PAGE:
Symbiosis is LOs LO11349

Durval Muniz de Castro (
Tue, 10 Dec 1996 11:20:01 -0800

Replying to LO11339 --

> [Host's Note: Thanks, everyone, for the contributions on this thread.
> Somewhere in the middle there is a gray area in which the pros and cons
> are not so clear for sharing vs. keeping secret. What principles or
> criteria should guide us in this area? In my experience, and I'll add a
> message or two shortly, there is a *great* deal more sharing with
> "competitors" going on now that in past decades. ...Rick]

I have been following this thread, feeling that both "sharing information
as a rule" and "hiding information as a rule" are not productive.

Of course, we don't make public everything we know, and the reason to do
that is not only economic.

Of course, we live in a community, and our existence, as people, as
business, as nation, as species, depends on existence of other entities.
We are both "I" and "us" at the same time.

I would suggest, on this subject, Ryuzaburo Kako's (Canons's CEO)
"Kyosei: The Guide for a New Order in Business"

Some excerpts:

"What exactly is kyosei? At Canon we use a concise definition: "living and
working together for the common good". A more detailed version is: "all
people, regardless of race, religion or culture, harmoniously living and
working together for many years to come."

"I have defined the fourth type as the "corporation assuming global social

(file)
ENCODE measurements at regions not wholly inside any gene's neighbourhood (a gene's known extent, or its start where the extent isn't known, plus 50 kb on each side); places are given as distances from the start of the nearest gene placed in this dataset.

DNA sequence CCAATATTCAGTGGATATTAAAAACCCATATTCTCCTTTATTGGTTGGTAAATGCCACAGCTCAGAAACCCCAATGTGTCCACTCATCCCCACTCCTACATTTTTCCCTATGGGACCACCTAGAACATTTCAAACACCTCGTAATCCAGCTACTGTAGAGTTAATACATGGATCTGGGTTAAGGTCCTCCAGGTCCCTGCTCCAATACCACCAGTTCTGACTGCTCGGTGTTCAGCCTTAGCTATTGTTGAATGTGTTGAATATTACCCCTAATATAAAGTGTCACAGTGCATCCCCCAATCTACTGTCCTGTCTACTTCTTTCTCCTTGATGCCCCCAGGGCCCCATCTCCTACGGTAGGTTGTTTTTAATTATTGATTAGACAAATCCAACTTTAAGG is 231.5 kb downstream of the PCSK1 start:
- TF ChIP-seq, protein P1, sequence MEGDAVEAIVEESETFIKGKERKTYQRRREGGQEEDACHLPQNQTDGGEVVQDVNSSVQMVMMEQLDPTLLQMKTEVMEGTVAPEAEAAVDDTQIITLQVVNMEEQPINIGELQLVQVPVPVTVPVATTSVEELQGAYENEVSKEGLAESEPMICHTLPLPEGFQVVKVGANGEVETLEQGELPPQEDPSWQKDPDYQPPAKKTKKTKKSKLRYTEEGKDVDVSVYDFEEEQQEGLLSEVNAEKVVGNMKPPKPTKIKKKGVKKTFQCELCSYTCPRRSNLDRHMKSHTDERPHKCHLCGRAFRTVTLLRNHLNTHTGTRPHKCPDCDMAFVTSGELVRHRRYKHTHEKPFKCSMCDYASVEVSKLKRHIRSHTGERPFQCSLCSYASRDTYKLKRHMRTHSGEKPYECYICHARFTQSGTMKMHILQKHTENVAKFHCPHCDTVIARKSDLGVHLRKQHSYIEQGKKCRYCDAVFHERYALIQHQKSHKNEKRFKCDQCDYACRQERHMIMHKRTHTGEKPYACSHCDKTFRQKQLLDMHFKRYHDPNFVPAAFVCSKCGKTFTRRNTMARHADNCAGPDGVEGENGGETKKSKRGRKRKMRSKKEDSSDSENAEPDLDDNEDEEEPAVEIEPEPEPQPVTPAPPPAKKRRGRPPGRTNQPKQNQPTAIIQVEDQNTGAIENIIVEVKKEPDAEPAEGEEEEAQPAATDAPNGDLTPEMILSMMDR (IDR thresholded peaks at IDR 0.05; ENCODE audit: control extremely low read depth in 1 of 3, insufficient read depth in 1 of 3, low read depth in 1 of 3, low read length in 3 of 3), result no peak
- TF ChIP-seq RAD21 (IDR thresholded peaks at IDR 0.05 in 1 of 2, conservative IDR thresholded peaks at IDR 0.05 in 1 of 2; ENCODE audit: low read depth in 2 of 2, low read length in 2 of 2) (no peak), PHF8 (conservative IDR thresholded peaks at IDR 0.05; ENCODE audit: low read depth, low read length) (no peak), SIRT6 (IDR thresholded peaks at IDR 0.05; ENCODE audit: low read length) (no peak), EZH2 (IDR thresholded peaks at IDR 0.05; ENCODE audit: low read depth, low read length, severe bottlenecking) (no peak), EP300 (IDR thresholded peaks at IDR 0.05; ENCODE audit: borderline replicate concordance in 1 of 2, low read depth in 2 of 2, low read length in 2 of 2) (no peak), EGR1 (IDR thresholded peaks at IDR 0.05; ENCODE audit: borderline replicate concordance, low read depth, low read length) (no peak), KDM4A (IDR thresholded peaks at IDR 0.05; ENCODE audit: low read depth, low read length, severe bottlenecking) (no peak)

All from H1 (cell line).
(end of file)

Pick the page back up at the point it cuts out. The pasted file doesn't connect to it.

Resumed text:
responsibilities". It may also be described as a "truly global
corporation". This type of company cares for all its direct stakeholders
including its local community and beyond. While this type of corporation
experiences no labor disputes and exists harmoniously with the local
community, it strives to fulfill its corporate obligations on a global
scale. Its social responsibilities transcend national boundaries. Canon's
concept of kyosei applied to its relationship to all people symbolizes the
company's commitment to the aim of becoming this fourth type of company --
truly global corporation."

"A final question that arises is, assuming that a corporation is engaging
in fair competition, how does a corporation achieve kyosei with its

"Even if a competitor falls into difficulties, I do not approve of taking
a "survival of the fittest" approach to destroy another party until it is
liquidated. Competition involves being innovative during the process of
creating original products or services; it is not a kill-or-be-killed
struggle in which one is either the predator or the prey."

"The survival of the fittest is said to be the prevailing rule of the
natural world. However, a close observation of animals in their natural
habitat reveals more subtle relationships between species. When lions
attack zebras, they never kill more zebras than they need to eat for
survival. Wisdom thus operates to protect the zebra species. In my view it
is a mistake to believe that competition means a fight until the other
party is destroyed and all competition eliminated."

"Innovative corporations with specialties in different areas can also work
together in the spirit of kyosei to produce outstanding products. In this
way a synergy is created and products can be produced that either company
alone could not develop."

"In this way, if every company does its best to be innovative and develops
specialist skills they can often team up with other companies with
different strengths to create further innovations and provide the world
with better products and services. Canon has such cooperative kyosei
relationships with Texas Instruments, Hewlett-Packard, Eastman-Kodak,
Olivetti and Apple."

"Naturally, cooperation between companies must observe anti-monopoly
regulations and must involve respect between the parties and mutual

I hope you enjoy this


Durval Muniz de Castro <>
Fundacao Centro Tecnologico para Informatica <>
Campinas - Brasil - Fone: 55-19-2401011 - Fax: 55-19-2402029

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